When steel rises, shipping rises

SLX and SEAEnlarge GraphComparing industries’ performances is used by analysts to understand their relationships. By doing so, sometimes investment opportunities can be uncovered that the market has overlooked. The steel industry is one example of an industry that often moves with the shipping industry. When the steel industry rises in value, it is often positive for shipping companies.

The steel industry ETF, Market Vectors Steel Index Fund (SLX), is currently priced at ~$48.88 per share in the market. It seeks to replicate the returns of the New York Stock Exchange’s Arca Steel Index. As of the same date, February 13th of 2013, the Guggenheim Shipping ETF (SEA) is available for ~$17.31 per share. Over the past two and a half years, the two ETFs have moved closely to each other with a strong correlation of 0.88.

Global trade for raw materials used in steel manufacturing makes up about 15% of the shipping industry’s trade value. However, it is also important to note that the steel industry is highly sensitive to the global economy. When global economic activity rises, demand for commodities tend to rise as people consume and businesses spend more. This means higher global trade volume.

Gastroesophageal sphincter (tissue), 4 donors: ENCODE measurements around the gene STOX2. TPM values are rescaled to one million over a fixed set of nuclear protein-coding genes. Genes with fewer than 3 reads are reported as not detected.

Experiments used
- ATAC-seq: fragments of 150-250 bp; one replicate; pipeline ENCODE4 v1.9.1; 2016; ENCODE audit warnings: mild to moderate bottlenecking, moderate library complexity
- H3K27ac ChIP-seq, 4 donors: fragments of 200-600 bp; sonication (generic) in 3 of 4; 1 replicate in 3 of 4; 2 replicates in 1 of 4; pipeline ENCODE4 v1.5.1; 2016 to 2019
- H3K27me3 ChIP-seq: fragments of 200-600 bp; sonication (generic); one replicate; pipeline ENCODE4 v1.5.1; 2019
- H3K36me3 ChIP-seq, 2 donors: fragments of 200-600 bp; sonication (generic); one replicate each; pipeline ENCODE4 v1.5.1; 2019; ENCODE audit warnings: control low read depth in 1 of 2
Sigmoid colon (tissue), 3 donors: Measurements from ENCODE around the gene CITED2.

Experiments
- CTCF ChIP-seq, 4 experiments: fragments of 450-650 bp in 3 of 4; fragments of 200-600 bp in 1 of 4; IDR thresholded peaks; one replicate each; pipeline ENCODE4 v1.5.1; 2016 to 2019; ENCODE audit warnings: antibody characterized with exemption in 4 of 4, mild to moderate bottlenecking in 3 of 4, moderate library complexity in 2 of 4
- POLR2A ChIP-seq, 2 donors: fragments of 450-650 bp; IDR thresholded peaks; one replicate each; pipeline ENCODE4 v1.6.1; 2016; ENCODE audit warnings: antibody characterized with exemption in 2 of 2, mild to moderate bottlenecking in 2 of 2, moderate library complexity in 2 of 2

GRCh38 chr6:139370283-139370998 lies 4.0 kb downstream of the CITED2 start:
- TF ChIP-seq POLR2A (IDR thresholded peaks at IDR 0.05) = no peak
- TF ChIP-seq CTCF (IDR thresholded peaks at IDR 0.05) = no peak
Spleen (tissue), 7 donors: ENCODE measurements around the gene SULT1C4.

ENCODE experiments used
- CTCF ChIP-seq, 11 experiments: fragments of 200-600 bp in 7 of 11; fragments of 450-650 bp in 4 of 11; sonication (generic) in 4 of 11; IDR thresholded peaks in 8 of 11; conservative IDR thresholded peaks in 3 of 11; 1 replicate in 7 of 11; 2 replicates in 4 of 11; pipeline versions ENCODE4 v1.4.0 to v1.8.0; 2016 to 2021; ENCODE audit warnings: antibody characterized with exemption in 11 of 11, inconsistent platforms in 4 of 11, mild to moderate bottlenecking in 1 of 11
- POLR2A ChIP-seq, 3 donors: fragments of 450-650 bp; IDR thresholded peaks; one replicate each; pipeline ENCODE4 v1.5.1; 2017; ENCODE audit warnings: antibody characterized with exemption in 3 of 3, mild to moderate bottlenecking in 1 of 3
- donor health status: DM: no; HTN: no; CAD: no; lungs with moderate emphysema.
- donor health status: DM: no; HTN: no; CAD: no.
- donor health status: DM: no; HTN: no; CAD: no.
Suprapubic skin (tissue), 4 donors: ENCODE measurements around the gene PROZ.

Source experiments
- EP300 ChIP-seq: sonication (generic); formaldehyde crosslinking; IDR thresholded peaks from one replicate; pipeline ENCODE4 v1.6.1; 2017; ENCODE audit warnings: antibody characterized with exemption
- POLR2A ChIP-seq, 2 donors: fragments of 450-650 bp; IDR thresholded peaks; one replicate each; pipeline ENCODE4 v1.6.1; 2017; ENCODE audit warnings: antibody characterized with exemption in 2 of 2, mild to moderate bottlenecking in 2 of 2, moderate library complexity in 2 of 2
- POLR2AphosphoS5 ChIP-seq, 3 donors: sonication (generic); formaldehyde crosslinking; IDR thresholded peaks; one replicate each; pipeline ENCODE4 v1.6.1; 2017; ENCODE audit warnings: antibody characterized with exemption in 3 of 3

Over the past year and a half, SLX and SEA have both stabilized at around $45 and $15 as several countries enacted policies to stabilize a slowing economy. The largest importer of raw materials used in steel manufacturing, China, unveiled ~$160 billion in infrastructure investments in September 2012. That helped to lift the SLX and SEA above from their stabilized levels.

Higher steel use means more revenue and earnings for steel producers, as well as the shipping industry in general. If SLX continues to rise, as steel companies’ revenues and earnings grow, it should also support shipping companies such as DryShips, Inc. (DRYS), Diana Shipping, Inc. (DSX) and Eagle Bulk Shipping, Inc. (EGLE). Of course, SLX rising is also positive for the Guggenheim Shipping ETF (SEA).